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The New England Mind: From Colony to Province Paperback – May 15, 1983


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The New England Mind: From Colony to Province + The New England Mind: The Seventeenth Century + Errand into the Wilderness
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Product Details

  • Paperback: 524 pages
  • Publisher: Belknap Press (May 15, 1983)
  • Language: English
  • ISBN-10: 0674613015
  • ISBN-13: 978-0674613010
  • Product Dimensions: 6.3 x 1.2 x 9.2 inches
  • Shipping Weight: 5.1 pounds (View shipping rates and policies)
  • Average Customer Review: 4.7 out of 5 stars  See all reviews (3 customer reviews)
  • Amazon Best Sellers Rank: #461,753 in Books (See Top 100 in Books)

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23 of 24 people found the following review helpful By Roger D. Launius VINE VOICE on September 7, 2006
Format: Paperback
A week before I was to take my comprehensive exams for my Ph.D. in history, my advisor asked me to name the three great historians of colonial American whose names began with "M." I sputtered for moment and made no serious answer, in part because of the trivial nature of the question, but he wanted me to say Edmund S. Morgan, Samuel Elliot Morison, and Perry Miller. No question about it, Perry Miller (1905-1963) was one of the most important of the consensus historians of the middle part of the twentieth century and his work on the American Puritans was required reading for all students of history when I attended graduate school in the late 1970s and early 1980s. "The New England Mind: From Colony to Province" (1953) was one of his masterworks, exploring the intellectual history of the Puritans through a deep investigation of the thought of the Puritan divines. In this book, as well as its predecessor "The New England Mind: The Seventeenth Century" (New York: Macmillan Company, 1939), Miller asserted a single intellectual history for America that could be traced to the Puritan belief system.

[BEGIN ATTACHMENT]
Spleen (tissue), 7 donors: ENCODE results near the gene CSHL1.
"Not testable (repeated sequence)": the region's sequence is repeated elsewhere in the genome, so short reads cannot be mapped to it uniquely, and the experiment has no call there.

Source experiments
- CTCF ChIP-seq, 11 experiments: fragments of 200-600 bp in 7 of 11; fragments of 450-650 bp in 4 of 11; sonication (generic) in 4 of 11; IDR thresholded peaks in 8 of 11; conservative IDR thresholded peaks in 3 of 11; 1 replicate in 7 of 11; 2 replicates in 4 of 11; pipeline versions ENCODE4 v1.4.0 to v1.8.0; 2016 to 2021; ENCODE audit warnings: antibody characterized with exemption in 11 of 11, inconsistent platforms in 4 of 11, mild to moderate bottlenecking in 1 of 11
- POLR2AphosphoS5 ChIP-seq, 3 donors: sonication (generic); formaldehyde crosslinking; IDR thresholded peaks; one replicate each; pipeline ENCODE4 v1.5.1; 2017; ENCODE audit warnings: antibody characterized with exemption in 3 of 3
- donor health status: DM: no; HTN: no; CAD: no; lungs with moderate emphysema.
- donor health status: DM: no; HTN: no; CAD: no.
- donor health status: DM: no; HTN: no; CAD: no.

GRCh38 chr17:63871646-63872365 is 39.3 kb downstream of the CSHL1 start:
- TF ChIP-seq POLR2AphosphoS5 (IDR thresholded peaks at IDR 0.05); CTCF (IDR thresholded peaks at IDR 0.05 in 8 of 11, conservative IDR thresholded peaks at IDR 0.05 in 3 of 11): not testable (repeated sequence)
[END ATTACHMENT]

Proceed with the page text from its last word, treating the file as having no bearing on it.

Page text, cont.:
Miller also described a terrifying "declension" experienced by the Puritans which, he asserted, resulted from the "apostasy, ingratitude, and corruption" of their too well off children who did not understand the struggles of their forefathers and did not appreciate their sacrifices in bringing them to a new land of plenty where they might live their lives in the spirit of a covenant with God (p. 482). The demise of the intellectual position of the early Puritans disturbed Miller, who searched for order among the thought of its best minds. Instead, he found a terrifying dissension that rejected that earlier consensus.
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Format: Paperback
This is one of the most important works of American history ever produced. If you want to understand how we got where we are, you must read this account of where we started.
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0 of 5 people found the following review helpful By Loren C. Gruber on November 22, 2009
Format: Paperback
A classic examination of the early American intellectual life. All serious students and scholars of American literature and history must read this book.
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